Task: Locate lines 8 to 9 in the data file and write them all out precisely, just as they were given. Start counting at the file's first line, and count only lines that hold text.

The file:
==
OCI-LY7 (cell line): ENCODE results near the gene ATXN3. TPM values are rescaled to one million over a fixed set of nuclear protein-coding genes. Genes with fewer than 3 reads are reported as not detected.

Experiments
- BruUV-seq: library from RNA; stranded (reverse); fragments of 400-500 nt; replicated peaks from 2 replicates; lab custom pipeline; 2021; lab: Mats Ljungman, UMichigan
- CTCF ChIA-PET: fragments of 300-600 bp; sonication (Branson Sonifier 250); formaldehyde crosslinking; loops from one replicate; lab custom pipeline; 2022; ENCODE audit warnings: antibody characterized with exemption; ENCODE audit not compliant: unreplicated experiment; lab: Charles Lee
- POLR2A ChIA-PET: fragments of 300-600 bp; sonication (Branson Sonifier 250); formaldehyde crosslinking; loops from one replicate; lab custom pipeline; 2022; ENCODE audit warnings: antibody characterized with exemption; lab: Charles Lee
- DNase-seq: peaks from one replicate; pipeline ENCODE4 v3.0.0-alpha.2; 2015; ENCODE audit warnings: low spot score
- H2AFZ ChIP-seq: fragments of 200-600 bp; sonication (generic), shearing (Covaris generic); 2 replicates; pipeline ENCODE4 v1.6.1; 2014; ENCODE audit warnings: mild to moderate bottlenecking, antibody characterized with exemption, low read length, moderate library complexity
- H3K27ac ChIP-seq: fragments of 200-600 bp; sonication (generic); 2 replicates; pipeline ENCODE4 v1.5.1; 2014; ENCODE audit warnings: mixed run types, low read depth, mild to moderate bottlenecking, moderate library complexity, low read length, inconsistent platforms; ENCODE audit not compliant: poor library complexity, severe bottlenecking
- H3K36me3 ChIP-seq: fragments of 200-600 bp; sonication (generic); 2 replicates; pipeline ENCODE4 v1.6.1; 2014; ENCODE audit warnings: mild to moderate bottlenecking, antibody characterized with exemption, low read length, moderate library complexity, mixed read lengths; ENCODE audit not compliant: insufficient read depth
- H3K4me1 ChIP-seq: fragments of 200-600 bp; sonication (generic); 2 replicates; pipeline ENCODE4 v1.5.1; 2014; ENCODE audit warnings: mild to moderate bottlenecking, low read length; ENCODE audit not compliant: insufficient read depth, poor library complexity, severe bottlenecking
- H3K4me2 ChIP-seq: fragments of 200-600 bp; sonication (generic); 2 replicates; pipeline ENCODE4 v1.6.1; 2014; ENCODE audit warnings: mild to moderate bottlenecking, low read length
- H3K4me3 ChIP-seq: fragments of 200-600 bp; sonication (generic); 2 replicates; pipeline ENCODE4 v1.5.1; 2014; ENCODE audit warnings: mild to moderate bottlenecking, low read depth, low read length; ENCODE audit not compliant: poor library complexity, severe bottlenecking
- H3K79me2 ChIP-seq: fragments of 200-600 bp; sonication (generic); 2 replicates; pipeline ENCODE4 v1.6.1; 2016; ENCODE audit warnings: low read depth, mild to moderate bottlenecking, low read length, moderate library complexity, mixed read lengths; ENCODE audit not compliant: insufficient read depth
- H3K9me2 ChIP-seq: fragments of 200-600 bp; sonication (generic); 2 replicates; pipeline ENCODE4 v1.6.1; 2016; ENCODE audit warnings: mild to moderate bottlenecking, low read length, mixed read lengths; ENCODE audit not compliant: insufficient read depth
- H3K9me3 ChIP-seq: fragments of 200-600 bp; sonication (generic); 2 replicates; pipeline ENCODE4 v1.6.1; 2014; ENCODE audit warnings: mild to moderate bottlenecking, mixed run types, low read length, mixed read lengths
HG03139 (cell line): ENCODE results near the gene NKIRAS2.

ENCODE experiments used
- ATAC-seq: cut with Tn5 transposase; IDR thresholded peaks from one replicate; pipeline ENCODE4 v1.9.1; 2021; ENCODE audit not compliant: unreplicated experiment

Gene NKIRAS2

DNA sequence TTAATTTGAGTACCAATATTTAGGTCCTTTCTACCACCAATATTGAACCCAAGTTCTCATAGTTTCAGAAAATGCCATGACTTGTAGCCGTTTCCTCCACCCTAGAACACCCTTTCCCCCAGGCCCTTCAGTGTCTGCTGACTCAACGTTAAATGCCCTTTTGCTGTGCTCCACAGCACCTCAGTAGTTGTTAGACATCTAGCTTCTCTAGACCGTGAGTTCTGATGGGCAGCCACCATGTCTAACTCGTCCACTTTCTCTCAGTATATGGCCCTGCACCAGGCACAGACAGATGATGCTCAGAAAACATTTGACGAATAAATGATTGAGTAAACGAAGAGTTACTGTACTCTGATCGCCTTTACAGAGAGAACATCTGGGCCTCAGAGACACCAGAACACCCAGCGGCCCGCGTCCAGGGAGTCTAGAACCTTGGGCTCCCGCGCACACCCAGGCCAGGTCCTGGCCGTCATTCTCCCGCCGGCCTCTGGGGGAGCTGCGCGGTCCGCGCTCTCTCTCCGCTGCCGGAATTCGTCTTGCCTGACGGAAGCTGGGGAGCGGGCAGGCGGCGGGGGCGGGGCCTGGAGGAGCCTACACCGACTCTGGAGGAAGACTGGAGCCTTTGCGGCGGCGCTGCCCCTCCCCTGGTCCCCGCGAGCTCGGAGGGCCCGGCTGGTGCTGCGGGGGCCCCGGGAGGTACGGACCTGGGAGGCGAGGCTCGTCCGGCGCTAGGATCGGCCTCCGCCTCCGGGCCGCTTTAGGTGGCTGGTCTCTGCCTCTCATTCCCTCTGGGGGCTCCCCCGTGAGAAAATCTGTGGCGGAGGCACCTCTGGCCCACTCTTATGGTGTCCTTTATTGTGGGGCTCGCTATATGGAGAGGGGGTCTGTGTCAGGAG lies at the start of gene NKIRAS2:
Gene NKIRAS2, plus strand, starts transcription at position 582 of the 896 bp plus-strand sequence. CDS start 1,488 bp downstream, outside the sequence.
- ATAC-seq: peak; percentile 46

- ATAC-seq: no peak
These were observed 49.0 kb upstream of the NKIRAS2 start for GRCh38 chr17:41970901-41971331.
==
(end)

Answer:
- H3K27ac ChIP-seq: fragments of 200-600 bp; sonication (generic); 2 replicates; pipeline ENCODE4 v1.5.1; 2014; ENCODE audit warnings: mixed run types, low read depth, mild to moderate bottlenecking, moderate library complexity, low read length, inconsistent platforms; ENCODE audit not compliant: poor library complexity, severe bottlenecking
- H3K36me3 ChIP-seq: fragments of 200-600 bp; sonication (generic); 2 replicates; pipeline ENCODE4 v1.6.1; 2014; ENCODE audit warnings: mild to moderate bottlenecking, antibody characterized with exemption, low read length, moderate library complexity, mixed read lengths; ENCODE audit not compliant: insufficient read depth